Invisible sunset

The light left behind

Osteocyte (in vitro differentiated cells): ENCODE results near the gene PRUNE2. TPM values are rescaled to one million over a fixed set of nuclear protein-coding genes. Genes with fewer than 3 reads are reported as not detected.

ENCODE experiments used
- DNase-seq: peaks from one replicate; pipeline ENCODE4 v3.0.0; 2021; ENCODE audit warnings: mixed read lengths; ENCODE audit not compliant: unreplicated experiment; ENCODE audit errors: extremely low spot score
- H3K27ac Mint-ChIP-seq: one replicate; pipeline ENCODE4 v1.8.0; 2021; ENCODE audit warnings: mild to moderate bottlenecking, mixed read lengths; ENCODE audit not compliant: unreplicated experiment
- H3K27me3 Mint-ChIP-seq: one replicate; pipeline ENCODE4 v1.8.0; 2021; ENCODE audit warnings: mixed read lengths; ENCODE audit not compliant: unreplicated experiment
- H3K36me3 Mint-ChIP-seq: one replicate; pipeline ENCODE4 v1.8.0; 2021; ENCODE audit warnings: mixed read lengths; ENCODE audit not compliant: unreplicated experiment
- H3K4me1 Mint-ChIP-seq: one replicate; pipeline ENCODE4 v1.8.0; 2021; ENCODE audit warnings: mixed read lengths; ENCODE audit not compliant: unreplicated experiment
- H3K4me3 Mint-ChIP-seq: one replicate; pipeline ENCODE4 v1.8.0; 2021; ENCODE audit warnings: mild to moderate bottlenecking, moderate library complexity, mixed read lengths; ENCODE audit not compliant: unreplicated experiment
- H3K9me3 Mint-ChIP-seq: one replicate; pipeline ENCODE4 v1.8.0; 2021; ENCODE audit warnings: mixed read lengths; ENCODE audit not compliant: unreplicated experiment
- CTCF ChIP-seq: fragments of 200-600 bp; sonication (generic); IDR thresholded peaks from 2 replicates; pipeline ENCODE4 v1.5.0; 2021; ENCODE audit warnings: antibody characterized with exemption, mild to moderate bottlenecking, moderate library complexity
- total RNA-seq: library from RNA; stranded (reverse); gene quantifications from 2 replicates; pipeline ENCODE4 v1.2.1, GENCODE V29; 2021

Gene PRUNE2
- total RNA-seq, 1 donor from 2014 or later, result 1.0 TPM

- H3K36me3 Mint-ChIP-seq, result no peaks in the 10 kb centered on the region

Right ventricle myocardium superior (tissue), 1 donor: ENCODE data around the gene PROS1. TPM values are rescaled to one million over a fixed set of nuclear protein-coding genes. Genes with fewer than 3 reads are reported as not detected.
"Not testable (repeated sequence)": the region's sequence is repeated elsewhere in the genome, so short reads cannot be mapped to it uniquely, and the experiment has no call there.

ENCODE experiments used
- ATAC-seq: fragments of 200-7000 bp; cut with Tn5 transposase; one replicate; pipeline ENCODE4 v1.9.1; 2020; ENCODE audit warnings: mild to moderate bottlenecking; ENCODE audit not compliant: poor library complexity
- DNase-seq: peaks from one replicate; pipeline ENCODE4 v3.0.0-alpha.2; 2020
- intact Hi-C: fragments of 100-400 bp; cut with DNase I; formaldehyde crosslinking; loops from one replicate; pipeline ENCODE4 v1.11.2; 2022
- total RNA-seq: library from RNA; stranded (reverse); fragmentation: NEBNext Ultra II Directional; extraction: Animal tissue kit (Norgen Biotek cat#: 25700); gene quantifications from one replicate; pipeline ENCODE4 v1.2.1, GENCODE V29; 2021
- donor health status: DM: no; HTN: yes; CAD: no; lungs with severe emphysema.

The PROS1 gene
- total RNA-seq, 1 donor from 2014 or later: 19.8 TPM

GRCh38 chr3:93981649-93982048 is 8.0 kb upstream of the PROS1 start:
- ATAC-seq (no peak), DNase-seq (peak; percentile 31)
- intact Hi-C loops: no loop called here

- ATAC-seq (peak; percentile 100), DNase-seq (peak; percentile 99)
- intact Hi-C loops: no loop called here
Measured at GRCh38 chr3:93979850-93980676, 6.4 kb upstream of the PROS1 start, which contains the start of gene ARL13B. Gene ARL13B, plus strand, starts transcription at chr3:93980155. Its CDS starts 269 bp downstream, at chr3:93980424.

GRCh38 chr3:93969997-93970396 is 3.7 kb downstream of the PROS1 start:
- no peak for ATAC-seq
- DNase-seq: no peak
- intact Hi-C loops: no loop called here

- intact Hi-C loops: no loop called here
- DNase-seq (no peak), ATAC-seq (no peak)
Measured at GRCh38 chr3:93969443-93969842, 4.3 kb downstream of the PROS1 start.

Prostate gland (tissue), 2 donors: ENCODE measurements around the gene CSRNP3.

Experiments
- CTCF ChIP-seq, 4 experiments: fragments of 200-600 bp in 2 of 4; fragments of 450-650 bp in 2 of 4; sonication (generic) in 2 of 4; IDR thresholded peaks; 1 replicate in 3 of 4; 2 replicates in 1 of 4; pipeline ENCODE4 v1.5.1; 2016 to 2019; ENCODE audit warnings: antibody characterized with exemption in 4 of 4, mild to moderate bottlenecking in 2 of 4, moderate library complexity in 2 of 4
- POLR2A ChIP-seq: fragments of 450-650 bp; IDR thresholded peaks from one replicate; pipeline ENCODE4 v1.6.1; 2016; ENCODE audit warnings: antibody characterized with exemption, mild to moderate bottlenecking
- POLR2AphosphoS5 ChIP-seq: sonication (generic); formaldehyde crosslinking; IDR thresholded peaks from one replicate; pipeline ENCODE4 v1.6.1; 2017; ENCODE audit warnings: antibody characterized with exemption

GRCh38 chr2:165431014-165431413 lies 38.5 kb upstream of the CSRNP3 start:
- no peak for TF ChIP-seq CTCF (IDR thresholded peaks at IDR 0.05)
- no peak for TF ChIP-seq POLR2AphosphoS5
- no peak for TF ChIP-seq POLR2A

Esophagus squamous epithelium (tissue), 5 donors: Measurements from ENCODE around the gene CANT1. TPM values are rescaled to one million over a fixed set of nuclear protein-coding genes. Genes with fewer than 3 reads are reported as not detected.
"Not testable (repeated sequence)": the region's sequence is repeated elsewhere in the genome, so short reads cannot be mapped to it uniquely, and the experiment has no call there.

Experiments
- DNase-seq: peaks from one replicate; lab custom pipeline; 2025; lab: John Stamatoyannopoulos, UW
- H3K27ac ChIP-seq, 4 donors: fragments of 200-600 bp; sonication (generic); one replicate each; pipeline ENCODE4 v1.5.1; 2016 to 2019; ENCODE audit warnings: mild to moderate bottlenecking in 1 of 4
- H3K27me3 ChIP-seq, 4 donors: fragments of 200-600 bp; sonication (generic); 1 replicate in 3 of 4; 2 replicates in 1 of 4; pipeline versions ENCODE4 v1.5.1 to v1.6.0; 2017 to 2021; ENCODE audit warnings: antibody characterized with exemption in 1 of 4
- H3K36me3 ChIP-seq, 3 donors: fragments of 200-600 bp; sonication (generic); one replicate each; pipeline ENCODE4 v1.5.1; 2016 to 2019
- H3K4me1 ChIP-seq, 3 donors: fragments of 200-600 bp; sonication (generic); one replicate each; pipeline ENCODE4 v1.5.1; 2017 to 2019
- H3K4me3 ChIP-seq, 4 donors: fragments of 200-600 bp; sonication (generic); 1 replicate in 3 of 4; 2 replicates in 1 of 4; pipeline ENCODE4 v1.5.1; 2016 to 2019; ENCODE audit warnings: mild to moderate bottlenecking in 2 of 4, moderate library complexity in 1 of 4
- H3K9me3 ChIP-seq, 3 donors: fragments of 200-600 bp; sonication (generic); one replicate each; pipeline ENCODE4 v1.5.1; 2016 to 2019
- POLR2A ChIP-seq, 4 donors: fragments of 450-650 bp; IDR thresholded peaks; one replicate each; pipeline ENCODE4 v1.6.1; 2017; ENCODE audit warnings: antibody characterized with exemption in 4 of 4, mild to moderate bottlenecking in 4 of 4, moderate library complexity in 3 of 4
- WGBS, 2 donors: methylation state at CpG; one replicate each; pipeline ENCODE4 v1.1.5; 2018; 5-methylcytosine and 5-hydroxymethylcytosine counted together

A night sky photographer, I’m not, but on a recent trip to Big Bend National Park, I finally experienced a very dark, clear sky and tried my hand at capturing a magical moment. After a long day of exploring the park and enjoying the sunset, my husband and I decided to stay out late to see just how wonderful the stars would look in an area without light pollution. The evenings previous had been cloudy, even stormy, but this night offered a clear and perfect sky for stargazing. At close to 10:00 p.m., we backed the motorcycle up on a side street from the main park road and turned off all the lights. We removed our helmets and stood in the middle of the road, gazing up at the sky in awe. The stars were like a million diamonds surrounding us. No cars passed by, and no light could be seen in the sky except for the stars. I set up my tripod and camera to attempt to capture the moment. To my joy and amazement, the long exposure brought out a tiny bit of orange left behind from the sunset—a sunset that had long since fallen past the horizon, revealing its beauty to the next time zone.

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